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Check out reviews of of The Things We Don’t Say: An Anthology of Chronic Illness Truths by bloggers from around the world.

Getting Closer to Myself

“The stories contained within the book’s pages are just as heartbreaking as they are all too familiar. They speak to the losses that we all have endured when having to change our lives because of chronic illness. They speak to the relationships that survive the confines of chronic illness and the ones that do not. They speak of the guilt we feel for the things we can do and the things we cannot.”

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dSavannah Rambles

“Overall, the anthology is easy to read, short and to the point, and unashamed about the truths it reveals about chronic illness – things that many people with chronic illness feel unable to share and admit about their lives.

“The 50 essays share the whole gamut of negative emotions you feel when you have a chronic illness: grief, shame, guilt, sadness, etc. Many of the essays are so passionately written, you can almost see the sweat from the writer on the words.”

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Notebooks and Glasses

“I loved the honesty in this book. I learned so much about different chronic illnesses and how the different authors live with their daily struggles and various lifestyles. It hooked me in from the beginning and although at times it felt like a novel due to the different creative styles of writing, and often unbelievable heart-wrenching essays, it most certainly isn’t. It is the rarely told and factual lives of fellow chronic pain and chronic illness sufferers who speak to truth and share their stories and challenges, as well as their hopes and gratitude, with those willing to listen.”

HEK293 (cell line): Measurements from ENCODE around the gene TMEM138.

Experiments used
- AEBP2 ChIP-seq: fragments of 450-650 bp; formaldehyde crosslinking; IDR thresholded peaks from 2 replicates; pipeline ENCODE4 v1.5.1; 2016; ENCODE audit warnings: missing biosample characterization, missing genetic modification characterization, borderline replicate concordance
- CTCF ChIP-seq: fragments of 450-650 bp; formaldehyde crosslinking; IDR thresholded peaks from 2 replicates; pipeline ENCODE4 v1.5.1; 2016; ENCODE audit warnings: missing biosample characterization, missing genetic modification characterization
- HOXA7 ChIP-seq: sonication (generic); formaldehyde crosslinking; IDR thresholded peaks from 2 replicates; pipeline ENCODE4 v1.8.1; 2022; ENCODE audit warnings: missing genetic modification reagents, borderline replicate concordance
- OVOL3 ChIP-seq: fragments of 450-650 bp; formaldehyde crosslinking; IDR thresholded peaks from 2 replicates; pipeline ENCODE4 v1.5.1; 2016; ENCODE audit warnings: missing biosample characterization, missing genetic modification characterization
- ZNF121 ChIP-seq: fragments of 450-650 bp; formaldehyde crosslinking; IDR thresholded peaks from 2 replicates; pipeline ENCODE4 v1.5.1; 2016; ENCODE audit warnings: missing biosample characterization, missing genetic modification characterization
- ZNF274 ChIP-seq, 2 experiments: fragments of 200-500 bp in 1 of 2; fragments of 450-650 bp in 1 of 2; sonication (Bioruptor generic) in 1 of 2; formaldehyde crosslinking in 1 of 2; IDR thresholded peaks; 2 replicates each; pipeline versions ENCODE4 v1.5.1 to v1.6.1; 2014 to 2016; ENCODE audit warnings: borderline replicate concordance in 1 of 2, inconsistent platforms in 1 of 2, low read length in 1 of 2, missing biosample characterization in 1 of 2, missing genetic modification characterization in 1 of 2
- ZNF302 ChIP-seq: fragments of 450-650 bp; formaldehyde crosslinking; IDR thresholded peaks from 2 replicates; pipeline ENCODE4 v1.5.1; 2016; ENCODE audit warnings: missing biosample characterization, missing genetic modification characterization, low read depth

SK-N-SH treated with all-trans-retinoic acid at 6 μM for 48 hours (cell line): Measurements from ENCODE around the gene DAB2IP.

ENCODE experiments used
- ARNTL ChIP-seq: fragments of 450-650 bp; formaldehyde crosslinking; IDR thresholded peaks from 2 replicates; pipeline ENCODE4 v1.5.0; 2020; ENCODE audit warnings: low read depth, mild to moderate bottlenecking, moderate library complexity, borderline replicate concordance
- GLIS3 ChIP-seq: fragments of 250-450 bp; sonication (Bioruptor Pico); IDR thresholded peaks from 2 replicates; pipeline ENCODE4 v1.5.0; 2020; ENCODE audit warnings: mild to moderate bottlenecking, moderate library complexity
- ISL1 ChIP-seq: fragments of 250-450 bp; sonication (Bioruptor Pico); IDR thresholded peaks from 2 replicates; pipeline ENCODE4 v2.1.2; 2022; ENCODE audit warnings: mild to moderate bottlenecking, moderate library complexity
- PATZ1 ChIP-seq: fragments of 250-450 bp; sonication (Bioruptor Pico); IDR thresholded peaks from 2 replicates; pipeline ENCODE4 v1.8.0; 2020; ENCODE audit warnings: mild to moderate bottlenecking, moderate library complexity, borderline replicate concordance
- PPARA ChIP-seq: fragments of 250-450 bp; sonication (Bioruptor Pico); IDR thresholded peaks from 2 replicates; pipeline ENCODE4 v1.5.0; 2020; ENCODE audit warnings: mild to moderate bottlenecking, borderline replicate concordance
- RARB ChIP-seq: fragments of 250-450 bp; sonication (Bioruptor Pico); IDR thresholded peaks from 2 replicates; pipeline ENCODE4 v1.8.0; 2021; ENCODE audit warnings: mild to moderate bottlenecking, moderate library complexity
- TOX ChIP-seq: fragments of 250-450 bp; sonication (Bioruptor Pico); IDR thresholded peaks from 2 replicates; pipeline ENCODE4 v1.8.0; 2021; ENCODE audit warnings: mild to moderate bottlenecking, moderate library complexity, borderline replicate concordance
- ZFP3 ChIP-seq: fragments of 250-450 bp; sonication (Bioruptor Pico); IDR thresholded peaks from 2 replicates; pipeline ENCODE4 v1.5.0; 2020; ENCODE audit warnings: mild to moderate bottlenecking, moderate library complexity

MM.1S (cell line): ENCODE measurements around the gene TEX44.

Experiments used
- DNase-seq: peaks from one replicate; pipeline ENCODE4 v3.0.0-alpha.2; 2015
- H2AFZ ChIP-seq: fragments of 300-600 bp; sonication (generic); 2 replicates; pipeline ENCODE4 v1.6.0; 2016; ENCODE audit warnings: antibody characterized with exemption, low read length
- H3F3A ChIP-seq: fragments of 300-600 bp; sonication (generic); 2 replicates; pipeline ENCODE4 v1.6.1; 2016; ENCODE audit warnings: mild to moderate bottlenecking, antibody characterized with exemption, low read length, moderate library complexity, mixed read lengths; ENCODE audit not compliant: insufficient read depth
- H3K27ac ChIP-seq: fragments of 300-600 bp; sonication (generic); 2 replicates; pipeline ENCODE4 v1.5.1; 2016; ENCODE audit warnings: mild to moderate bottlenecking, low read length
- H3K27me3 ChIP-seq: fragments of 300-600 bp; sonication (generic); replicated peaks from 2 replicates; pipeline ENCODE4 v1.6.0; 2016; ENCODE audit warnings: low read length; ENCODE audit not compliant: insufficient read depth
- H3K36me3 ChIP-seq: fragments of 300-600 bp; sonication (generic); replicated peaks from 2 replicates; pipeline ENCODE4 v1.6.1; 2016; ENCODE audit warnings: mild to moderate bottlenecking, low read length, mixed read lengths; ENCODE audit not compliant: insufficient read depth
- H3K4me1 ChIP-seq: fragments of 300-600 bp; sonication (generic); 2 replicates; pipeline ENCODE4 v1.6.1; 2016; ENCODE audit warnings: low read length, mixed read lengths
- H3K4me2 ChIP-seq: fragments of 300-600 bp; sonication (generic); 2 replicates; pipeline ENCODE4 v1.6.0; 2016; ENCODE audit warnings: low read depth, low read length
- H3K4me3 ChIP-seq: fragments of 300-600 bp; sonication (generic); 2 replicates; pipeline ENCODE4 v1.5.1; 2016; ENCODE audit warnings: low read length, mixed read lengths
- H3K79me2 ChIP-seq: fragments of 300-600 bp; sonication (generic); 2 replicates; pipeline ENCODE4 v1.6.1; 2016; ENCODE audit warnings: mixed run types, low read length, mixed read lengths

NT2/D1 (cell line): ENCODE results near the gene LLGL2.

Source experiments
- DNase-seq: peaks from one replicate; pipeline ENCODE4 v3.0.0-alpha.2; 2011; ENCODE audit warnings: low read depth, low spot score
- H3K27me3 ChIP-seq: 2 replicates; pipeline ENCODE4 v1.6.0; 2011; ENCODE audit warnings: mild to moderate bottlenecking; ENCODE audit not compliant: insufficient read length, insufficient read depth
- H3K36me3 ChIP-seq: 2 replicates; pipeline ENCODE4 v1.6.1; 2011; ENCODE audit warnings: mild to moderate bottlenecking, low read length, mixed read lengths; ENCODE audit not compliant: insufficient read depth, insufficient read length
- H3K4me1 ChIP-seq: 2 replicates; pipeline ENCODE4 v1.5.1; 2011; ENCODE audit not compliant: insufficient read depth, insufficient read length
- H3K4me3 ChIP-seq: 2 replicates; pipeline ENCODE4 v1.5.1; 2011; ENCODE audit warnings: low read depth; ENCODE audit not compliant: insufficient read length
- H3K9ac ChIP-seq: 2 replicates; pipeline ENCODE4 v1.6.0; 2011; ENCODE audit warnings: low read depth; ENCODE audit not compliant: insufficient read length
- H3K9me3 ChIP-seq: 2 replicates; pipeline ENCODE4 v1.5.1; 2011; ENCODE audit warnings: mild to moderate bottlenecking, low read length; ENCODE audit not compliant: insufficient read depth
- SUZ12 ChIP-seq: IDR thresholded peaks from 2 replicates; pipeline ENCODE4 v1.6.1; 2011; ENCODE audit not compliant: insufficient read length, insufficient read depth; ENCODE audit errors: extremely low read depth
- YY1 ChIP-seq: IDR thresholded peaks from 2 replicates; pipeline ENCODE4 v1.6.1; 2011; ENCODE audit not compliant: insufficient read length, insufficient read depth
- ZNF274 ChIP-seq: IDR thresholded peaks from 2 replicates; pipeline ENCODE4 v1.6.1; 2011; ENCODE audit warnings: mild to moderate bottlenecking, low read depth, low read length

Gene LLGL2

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The Comical Colon

“As someone who lives with three chronic illnesses, I felt like a handful of these authors were pulling bits of my chronic illness journey from my own journal! It was incredibly affirming and validating that I related to some of these stories so intimately.

“But the stories in this anthology aren’t always feel-good. (They, then, wouldn’t be truths, after all). The stories in this anthology are compelling. They’re raw. The writers dive into the nitty-gritty, the hard stuff; they let loose the unfiltered, unbridled truth of living with chronic illness.

“This book is a reminder that speaking aloud these darker things will throw them into the light.”

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Tales of a Natural Spoonie

“If you have a chronic illness there will be at least one if not many stories that will resonate with you. If you don’t have a chronic illness I would still recommend reading this book as it will help you to understand the invisible battles many people face daily.”

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Brainless Blogger

“…The very first essay got to me. Hit me in my feels.